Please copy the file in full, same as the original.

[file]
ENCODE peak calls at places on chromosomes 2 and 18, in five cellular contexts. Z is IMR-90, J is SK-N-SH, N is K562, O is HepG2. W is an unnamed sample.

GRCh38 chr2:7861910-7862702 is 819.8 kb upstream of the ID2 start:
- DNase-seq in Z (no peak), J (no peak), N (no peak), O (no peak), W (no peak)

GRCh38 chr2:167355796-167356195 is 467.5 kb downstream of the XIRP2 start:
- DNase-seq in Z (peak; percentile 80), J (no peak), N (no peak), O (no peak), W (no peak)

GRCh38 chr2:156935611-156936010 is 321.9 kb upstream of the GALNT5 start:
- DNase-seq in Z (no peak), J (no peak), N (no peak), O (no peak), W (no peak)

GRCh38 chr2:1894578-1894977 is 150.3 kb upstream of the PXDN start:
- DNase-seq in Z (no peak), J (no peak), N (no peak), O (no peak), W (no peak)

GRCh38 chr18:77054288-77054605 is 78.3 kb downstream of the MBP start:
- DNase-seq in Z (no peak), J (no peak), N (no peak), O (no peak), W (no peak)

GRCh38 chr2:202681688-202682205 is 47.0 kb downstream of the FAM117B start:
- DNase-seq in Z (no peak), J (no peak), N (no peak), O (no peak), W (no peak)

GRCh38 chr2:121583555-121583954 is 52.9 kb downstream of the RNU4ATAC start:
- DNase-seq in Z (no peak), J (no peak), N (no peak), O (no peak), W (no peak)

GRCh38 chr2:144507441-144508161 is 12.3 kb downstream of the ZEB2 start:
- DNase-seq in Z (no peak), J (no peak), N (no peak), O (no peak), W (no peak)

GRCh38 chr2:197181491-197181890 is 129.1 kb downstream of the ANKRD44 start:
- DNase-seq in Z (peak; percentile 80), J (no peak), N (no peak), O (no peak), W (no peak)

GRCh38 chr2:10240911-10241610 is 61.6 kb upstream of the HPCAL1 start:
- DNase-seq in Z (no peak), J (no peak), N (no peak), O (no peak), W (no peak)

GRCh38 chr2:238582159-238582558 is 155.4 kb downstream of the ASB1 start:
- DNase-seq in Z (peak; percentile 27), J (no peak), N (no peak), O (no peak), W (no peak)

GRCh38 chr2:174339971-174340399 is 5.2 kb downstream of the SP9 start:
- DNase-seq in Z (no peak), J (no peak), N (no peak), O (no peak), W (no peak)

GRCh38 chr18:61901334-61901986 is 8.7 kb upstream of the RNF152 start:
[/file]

ENCODE peak calls at places on chromosomes 2 and 18, in five cellular contexts. Z is IMR-90, J is SK-N-SH, N is K562, O is HepG2. W is an unnamed sample.

GRCh38 chr2:7861910-7862702 is 819.8 kb upstream of the ID2 start:
- DNase-seq in Z (no peak), J (no peak), N (no peak), O (no peak), W (no peak)

GRCh38 chr2:167355796-167356195 is 467.5 kb downstream of the XIRP2 start:
- DNase-seq in Z (peak; percentile 80), J (no peak), N (no peak), O (no peak), W (no peak)

GRCh38 chr2:156935611-156936010 is 321.9 kb upstream of the GALNT5 start:
- DNase-seq in Z (no peak), J (no peak), N (no peak), O (no peak), W (no peak)

GRCh38 chr2:1894578-1894977 is 150.3 kb upstream of the PXDN start:
- DNase-seq in Z (no peak), J (no peak), N (no peak), O (no peak), W (no peak)

GRCh38 chr18:77054288-77054605 is 78.3 kb downstream of the MBP start:
- DNase-seq in Z (no peak), J (no peak), N (no peak), O (no peak), W (no peak)

GRCh38 chr2:202681688-202682205 is 47.0 kb downstream of the FAM117B start:
- DNase-seq in Z (no peak), J (no peak), N (no peak), O (no peak), W (no peak)

GRCh38 chr2:121583555-121583954 is 52.9 kb downstream of the RNU4ATAC start:
- DNase-seq in Z (no peak), J (no peak), N (no peak), O (no peak), W (no peak)

GRCh38 chr2:144507441-144508161 is 12.3 kb downstream of the ZEB2 start:
- DNase-seq in Z (no peak), J (no peak), N (no peak), O (no peak), W (no peak)

GRCh38 chr2:197181491-197181890 is 129.1 kb downstream of the ANKRD44 start:
- DNase-seq in Z (peak; percentile 80), J (no peak), N (no peak), O (no peak), W (no peak)

GRCh38 chr2:10240911-10241610 is 61.6 kb upstream of the HPCAL1 start:
- DNase-seq in Z (no peak), J (no peak), N (no peak), O (no peak), W (no peak)

GRCh38 chr2:238582159-238582558 is 155.4 kb downstream of the ASB1 start:
- DNase-seq in Z (peak; percentile 27), J (no peak), N (no peak), O (no peak), W (no peak)

GRCh38 chr2:174339971-174340399 is 5.2 kb downstream of the SP9 start:
- DNase-seq in Z (no peak), J (no peak), N (no peak), O (no peak), W (no peak)

GRCh38 chr18:61901334-61901986 is 8.7 kb upstream of the RNF152 start: